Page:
The Growth of a Marriage

This post originally appeared in January, 2008. But my wife was out of town this weekend, so I went over some of my previous posts and decided it was worth reposting.

My wife, Nichole, and I have been married for nine years – almost, but we’ve been together for eleven years. Allow me a digression as I go over how all this has happened.

Nichole’s sister Sandra married my roommate Ralph in the summer of 1996. It was one of those, “Hey, I like you. – Me too! – Wanna get married and become missionaries? – Sure!” kind of whirlwind romances. Nichole was the baby of the family and came to our college that fall because Sandra was going to go to school with Ralph.

Let me tell you about my wife from before she was my wife. Nichole is one of those spiritually intense people who read her Bible every day, tried her best to honor her parents and share the gospel and had committed to the belief that men were distractions from the gospel. She had committed to be a single woman serving in the ministry of her local church. She was beautiful, humble, and godly.

Now a little about the pre-Nichole me. Being about the most spiritually insightful individual since the Cookie Monster, I spent the first two years of my college career pursuing the wrong girls and managing to get myself in heaps of trouble along the way (from which my father usually had to bail me out). I was intelligent, funny, and arrogant. Actually arrogant isn’t the best word for it. Narcissistic might be a better word. I was the coolest person I knew.

Sounds like a match made in heaven, doesn’t it?

God, in his sovereignty, elected to bring these two incredibly different people together. We met in September, 1996, got engaged the following spring and were married in February of 1999. Along the way, I graduated from college; she worked as an elementary teacher and contracted mono (not from kissing someone!); I got a job and moved to New Hampshire; my ’89 Ford Escort literally blew up; and we stumbled into the sanctuary of Baptist Temple in Holbrook, Massachusetts, ready for it all to be over so we could run away to San Diego for our honeymoon. (Which by the way, I’m pretty sure San Diego was the original location of the Garden of Eden…you have no idea how much I prayed that God would call me to pastor in Southern California!)

Along the way, we had long telephone conversations about why she did not want to get married. I remember distinctly asking her, “If you have no intentions of marrying me, why are you wasting my time dating me?” (Just call me “Mr. Sensitive Insight.”) We also had these sublimely painful moments when she would confront me about my ego issues, my anger issues, my authority issues, my lust issues. Oh, it was the most blissful of relationships!

But these conversations were incredibly important, and they were the meat of our dating relationship. Both of us did our best not to put up a front, to be honest and blunt even when it was painful. We have tried to carry this through into our marriage as well – which was and is infinitely more difficult because when you’re dating, you go home to separate beds!

Over the years, we have seen our share of struggles and difficulties. Nichole and I have had some rough times – especially as we’ve discovered our Christ-given freedoms and I, being the model of self-control, usually go to excess in them and then have to seek forgiveness. We have had communication problems galore (ironic for a guy who talks and writes for a living); we have struggles to adjust to changes in our lifestyles and personalities. Nichole has seen me through depression, through doubt, through my parents’ separation and challenges in the church. She has been faithful to me and our marriage, an unwavering tower of strength, even in her weakness.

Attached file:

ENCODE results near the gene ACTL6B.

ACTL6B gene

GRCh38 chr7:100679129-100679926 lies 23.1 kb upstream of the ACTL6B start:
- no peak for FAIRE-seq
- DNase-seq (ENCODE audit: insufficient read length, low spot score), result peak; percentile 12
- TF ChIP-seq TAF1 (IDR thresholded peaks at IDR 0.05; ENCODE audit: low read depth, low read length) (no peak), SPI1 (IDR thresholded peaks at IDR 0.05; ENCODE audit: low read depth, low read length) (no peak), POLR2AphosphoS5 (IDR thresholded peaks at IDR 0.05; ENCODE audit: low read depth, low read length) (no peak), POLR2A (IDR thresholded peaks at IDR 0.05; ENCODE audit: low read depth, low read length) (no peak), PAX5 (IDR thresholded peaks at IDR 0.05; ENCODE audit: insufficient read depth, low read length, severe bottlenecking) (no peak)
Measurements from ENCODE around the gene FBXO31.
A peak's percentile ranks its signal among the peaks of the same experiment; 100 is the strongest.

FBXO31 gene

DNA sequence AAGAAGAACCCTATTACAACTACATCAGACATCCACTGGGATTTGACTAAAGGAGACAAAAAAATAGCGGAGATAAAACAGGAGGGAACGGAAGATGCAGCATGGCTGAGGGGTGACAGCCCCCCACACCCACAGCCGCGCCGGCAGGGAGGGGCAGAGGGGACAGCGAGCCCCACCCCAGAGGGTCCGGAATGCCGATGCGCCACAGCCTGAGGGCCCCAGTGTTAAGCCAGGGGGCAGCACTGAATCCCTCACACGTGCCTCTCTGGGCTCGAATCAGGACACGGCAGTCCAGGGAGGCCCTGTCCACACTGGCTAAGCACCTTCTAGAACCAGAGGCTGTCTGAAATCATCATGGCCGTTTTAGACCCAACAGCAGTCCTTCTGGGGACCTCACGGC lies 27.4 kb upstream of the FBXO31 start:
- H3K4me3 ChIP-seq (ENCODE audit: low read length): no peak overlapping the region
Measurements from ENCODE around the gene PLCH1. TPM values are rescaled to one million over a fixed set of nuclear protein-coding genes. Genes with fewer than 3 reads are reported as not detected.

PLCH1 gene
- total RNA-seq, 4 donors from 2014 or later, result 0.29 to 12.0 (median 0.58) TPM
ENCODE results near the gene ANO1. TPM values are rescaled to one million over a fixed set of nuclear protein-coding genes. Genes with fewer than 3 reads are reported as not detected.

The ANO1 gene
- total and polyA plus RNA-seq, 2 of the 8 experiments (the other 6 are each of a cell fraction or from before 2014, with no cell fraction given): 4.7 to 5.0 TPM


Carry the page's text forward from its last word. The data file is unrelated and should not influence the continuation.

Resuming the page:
So, why am I telling this to the two of you who read this blog? Because Satan wants to sift us, break us apart into useless powder. Jesus told Simon Peter:

“Simon, Simon, behold, Satan demanded to have you, that he might sift you like wheat, but I have prayed for you that your faith may not fail. And when you have turned again, strengthen your brothers.” [Luke 22:31-32, ESV]

At moments of crisis, times when we need judgment, those moments when we rise or fall, Satan wants to destroy the ones who are most important to advancing Jesus’ Kingdom. At the Crucifixion, it was Simon Peter. In our churches, it is our marriages – our husbands and wives, fathers and mothers. Satan wants to destroy us at the very core of what we are, the primary relationships that drive the Kingdom forward. Satan wants us. Husbands, SATAN WANTS YOU. Wives, SATAN WANTS YOU. He wants to destroy you because if he can, he destroys the family.

But Jesus is praying for you, that your faith (meaning your faithfulness!) does not fail. He knows we will stumble (I am an expert at stumbling) but he is praying we will turn again (repent) and be strength for others.

Those moments when you feel like you don’t love your spouse – when you think “What if…?” – when you find yourself drifting from your loyalty. Recognize what it is. It is SATAN trying to sift you, trying to destroy your marriage because he HATES the church, he HATES men who lead and love like Christ, he HATES wives who submit to their husbands like Christ submitted to the will of the Father.

You are targets. Your marriages, my marriage – Satan himself is out to get you and don’t you think for a minute he can’t do it if you let him.

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One thought on “The Growth of a Marriage

  1. Pingback: The Growth of a Marriage | Unorthodox Faith | Pastoral Musings

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